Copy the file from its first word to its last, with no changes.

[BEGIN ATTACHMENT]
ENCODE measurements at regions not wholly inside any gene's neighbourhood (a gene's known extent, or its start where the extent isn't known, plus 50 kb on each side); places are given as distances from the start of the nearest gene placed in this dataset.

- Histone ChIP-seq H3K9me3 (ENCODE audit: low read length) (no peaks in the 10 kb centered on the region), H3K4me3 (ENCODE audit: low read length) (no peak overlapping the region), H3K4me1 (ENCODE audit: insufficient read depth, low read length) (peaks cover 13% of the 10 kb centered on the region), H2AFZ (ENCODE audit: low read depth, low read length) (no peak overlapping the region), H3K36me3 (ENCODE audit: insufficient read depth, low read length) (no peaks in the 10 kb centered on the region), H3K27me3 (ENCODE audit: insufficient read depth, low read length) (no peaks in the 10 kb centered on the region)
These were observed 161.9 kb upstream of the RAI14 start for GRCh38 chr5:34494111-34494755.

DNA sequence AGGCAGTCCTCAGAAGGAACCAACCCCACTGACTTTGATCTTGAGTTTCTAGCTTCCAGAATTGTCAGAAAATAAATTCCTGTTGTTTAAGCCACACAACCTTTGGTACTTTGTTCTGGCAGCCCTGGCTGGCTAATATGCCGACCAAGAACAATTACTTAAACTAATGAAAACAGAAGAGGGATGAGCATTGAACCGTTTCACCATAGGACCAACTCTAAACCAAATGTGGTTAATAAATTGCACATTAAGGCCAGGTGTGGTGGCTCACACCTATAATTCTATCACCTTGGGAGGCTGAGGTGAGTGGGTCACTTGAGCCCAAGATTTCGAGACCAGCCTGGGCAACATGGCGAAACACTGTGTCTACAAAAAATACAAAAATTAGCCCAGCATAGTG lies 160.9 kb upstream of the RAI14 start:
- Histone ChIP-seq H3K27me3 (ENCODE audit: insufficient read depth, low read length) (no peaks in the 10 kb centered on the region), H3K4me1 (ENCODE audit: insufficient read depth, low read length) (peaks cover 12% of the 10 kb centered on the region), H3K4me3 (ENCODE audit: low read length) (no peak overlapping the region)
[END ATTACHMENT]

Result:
ENCODE measurements at regions not wholly inside any gene's neighbourhood (a gene's known extent, or its start where the extent isn't known, plus 50 kb on each side); places are given as distances from the start of the nearest gene placed in this dataset.

- Histone ChIP-seq H3K9me3 (ENCODE audit: low read length) (no peaks in the 10 kb centered on the region), H3K4me3 (ENCODE audit: low read length) (no peak overlapping the region), H3K4me1 (ENCODE audit: insufficient read depth, low read length) (peaks cover 13% of the 10 kb centered on the region), H2AFZ (ENCODE audit: low read depth, low read length) (no peak overlapping the region), H3K36me3 (ENCODE audit: insufficient read depth, low read length) (no peaks in the 10 kb centered on the region), H3K27me3 (ENCODE audit: insufficient read depth, low read length) (no peaks in the 10 kb centered on the region)
These were observed 161.9 kb upstream of the RAI14 start for GRCh38 chr5:34494111-34494755.

DNA sequence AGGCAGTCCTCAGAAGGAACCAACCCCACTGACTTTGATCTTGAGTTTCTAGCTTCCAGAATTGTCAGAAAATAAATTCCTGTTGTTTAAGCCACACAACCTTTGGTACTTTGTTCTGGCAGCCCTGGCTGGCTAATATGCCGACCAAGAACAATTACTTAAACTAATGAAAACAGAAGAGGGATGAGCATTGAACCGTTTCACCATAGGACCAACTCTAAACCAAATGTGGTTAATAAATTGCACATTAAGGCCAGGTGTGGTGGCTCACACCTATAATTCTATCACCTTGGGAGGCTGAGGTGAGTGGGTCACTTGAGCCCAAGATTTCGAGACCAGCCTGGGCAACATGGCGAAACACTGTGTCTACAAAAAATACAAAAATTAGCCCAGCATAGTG lies 160.9 kb upstream of the RAI14 start:
- Histone ChIP-seq H3K27me3 (ENCODE audit: insufficient read depth, low read length) (no peaks in the 10 kb centered on the region), H3K4me1 (ENCODE audit: insufficient read depth, low read length) (peaks cover 12% of the 10 kb centered on the region), H3K4me3 (ENCODE audit: low read length) (no peak overlapping the region)